Thursday, May 8, 2008

Nuclear Power: Not Yet

By Mike Sciortino
May 08, 2008

In the last issue of the Port Side, Matthew Zitterman wrote a piece supporting the expansion of nuclear power in the United States. Given the importance of energy production in the United States and the mounting uncertainties surrounding alternatives to fossil fuels, the prospect of increased nuclear power capacity needs to be thoroughly examined. In his article, which you can glance at online, Zitterman cites the numerous benefits to nuclear power, maintaining that technological advances in nuclear reactors virtually eliminates all risks of melt-downs and claims that since the technology is ready, the United States should proceed with nuclear power to lessen our dependence on fossil fuels and mitigate global climate change, because nuclear fission does not emit carbon dioxide.

Nuclear power does represent a viable option for U.S. energy production, but the current political situation simply will not allow it. Zitterman briefly mentions the problem of nuclear waste and rightly believes it could be solved by “adaptive management” solutions in which the waste is temporarily stored until new technologies come along that convince the scientific community to be completely safe in the long, long-term. Now, we’ve arrived at nuclear power’s Achilles’ heel.

Currently, nuclear waste is kept on-site at the 103 reactors in the United States. The problem of what to do with nuclear waste in the long-term remains unsolved and has ultimately inhibited the industry from making any progress over the past three decades. The problem stems from the origins of nuclear power and the blind promotion from the Atomic Energy Commission (now subsumed by the Department of Energy) and nuclear industry interests. The severe public backlash to nuclear energy during the 1970s was a direct result of the hasty, secretive development of nuclear power by these actors, who did not address the thorny issue of nuclear waste until it was too late.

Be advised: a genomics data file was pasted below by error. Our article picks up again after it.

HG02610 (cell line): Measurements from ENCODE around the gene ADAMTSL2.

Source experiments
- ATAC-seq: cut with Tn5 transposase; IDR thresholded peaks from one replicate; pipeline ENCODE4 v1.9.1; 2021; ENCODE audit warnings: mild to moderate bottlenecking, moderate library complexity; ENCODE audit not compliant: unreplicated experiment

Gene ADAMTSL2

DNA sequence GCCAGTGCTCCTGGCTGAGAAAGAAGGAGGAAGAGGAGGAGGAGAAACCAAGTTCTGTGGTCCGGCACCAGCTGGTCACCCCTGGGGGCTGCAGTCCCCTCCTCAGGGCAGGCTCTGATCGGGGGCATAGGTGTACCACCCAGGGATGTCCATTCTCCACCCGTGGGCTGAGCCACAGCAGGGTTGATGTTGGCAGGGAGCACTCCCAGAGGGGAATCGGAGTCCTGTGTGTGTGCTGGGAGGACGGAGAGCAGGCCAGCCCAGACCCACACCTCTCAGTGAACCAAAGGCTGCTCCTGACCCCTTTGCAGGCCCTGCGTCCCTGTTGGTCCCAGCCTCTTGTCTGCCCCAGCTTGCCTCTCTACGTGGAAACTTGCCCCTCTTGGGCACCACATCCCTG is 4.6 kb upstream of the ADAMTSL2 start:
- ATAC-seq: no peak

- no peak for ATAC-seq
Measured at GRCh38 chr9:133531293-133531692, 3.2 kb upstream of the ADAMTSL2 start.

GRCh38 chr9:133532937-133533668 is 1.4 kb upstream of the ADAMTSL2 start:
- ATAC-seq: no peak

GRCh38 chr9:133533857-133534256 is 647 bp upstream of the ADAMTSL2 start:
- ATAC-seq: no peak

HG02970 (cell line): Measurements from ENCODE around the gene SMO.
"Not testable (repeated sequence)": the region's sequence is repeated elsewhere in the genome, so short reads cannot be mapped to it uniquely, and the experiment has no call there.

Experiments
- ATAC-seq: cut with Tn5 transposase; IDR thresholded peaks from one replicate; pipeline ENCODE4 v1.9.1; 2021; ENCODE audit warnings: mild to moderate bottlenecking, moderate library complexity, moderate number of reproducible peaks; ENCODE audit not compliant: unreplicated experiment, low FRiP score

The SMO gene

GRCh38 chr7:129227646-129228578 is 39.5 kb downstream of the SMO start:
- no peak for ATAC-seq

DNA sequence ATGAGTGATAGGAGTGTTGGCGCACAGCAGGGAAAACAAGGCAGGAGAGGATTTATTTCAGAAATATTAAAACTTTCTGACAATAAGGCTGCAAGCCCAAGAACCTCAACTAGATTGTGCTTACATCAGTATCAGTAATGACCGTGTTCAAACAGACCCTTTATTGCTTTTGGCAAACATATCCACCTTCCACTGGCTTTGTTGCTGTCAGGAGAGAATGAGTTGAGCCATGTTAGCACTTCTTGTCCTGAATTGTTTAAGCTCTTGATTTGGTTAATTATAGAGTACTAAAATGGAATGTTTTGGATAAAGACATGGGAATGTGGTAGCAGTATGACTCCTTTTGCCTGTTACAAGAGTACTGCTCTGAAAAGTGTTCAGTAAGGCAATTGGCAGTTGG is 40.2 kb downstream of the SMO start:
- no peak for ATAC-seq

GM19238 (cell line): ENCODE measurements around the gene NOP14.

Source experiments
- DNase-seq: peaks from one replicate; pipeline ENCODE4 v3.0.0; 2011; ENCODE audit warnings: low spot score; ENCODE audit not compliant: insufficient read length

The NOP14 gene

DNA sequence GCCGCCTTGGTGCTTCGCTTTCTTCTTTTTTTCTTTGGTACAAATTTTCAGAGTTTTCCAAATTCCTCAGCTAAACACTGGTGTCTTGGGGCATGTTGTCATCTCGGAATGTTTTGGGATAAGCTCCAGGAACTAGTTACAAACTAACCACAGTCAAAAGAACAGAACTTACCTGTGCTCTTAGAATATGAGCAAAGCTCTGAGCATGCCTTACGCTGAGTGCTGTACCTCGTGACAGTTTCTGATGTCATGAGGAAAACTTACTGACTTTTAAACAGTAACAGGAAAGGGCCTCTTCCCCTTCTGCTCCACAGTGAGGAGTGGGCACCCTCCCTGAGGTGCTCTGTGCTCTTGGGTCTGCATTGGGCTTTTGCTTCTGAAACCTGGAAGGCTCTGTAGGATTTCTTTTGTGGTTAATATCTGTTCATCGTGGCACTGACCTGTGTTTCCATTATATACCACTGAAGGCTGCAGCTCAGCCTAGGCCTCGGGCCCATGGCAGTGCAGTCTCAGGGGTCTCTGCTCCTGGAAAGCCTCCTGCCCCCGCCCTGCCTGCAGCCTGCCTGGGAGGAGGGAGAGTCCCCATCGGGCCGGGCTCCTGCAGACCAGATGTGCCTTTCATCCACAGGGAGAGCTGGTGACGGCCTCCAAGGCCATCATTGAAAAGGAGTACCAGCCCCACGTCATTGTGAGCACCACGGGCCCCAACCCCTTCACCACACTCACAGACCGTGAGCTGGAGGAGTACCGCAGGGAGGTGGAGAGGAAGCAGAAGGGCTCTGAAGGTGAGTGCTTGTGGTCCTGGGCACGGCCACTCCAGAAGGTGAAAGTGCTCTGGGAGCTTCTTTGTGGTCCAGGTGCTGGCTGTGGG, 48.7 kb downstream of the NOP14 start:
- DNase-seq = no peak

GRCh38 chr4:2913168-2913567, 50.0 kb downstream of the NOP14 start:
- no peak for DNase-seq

After exogenous factors such as the partial melt-down at Three-Mile Island and Chernobyl, public opinion solidified in opposition to nuclear power. The end of the oil-shocks in the seventies made nuclear power even less desirable as a cheap source of power. During the 1980s, the federal government began to devise plans to permanently store nuclear waste, which culminated in 1982 with the Nuclear Waste Policy Act. The NWPA was amended in 1987, selecting Nevada’s Yucca Mountain as the designated site for a permanent geologic repository. Two decades and seven billion dollars later, the repository at Yucca Mountain remains unfilled.
The NWPA set up geologic disposal as the sole approach to nuclear waste in the United States because it represented a technologically feasible, relatively cheap, and fast solution. Representatives close to nuclear industry interests hastily pushed through the legislation. In the end, the states received no decision-making authority. Already hesitant with the site, recent studies have found that water seeps into Yucca Mountain every 1000 years or so, which may deteriorate the casings filled with waste, causing radionuclides (released by waste) to enter the biosphere. The studies have intensified the opposition and bring the entire option of geologic disposal into question. Now facing a stalemate in the courts, the situation between the state of Nevada and the DOE is deadlocked.

If filled, Yucca Mountain will only be able to store nuclear waste for another six years. Then, another solution will need to be found, and according to the NWPA, it will most likely be another geologic repository. Sen. Harry Reid (D-Nevada) strongly promotes the adoption of adaptive management strategies in which casings of waste can be stored and monitored while the science of nuclear waste management advances. If this option were to take hold, however, it would put the DOE and nuclear industry in an uncomfortable position. Nuclear power may seem cheap now, but the prospect of having to pay for continuous storage and monitoring may heavily affect the balance sheets.

Nuclear waste cannot stay on-site forever. It poses too great a health and security threat in the long-term. A new policy must be devised that defines a clear link between the expansion of nuclear energy and waste management. Public participation will be essential to change the negative perceptions regarding nuclear waste, management especially from communities where there are planned storage facilities. Monitored, retrievable nuclear waste solutions seem like a proper solution, but the political obstacles to achieving such a major departure from current policy will be difficult to overcome. And until we do, let’s keep nuclear power in the rear-view.

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